3 March 2016

South Africa: SA's Suspension From Agoa to Be Lifted - Minister

Photo: The Guardian Nigeria
Chicken

The cloud of uncertainty hanging over South Africa following its suspension from the African Growth and Opportunity Act (Agoa) will be lifted, Trade and Industry Minister Rob Davies said on Thursday.

The minister said he had received an email from the US trade representative, informing him of the intentions to lift the suspension.

"Based on the actions taken, I will be sending recommendations today to the president to revoke the suspension of Agoa benefits for South Africa," the letter reads.

Davies said it could take up to a couple of weeks to get signed, but the goal was to secure it before March 15.

This follows the arrival of the first US frozen chicken in South Africa on Friday. The consignment, comprising about 16 tons of chicken pieces, arrived at the port of Durban and hit store shelves almost immediately.

The country has agreed to 65 000 tons of US poultry imports annually.

Davies said the lifting of the suspension was a result of the work done jointly in the negotiating process.

"I think we have... a reasonable enough deal, and we have delivered on it and we have managed to secure continued participation in Agoa."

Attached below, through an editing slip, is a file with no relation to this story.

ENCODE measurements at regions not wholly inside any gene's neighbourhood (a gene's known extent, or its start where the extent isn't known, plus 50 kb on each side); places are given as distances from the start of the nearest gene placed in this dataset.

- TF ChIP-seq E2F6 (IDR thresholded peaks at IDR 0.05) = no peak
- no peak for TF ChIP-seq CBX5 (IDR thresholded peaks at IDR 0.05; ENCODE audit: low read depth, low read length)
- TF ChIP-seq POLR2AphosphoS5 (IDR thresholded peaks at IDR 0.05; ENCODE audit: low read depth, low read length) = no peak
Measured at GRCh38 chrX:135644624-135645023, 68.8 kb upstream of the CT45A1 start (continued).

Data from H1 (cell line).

Questioned on whether consumers would be able to tell which chicken pieces came from the US and which were local, Davies said the meat would be clearly marked.

"But that's if you buy it at the supermarkets. And, obviously, if it goes into the catering industry that will be a separate story."

The country was importing bone-in portions, which include wings and legs and other parts, Davies said.

South Africa's Special Envoy on Agoa, Faizel Ismail, gave assurances that the imported meat, which consumers had been wary of, was up to standard.

He said vets had been part of the process and the vigilance was one of the reasons the process had taken longer than expected.

"All the meat that is going to be imported - poultry, beef and pork - will meet both our own standards and the international standards.

"In addition, the vets will continue to undertake the normal process of sampling each consignment as it comes through and based on those tests, the products will come through into the market," Ismail said.

Source: News24

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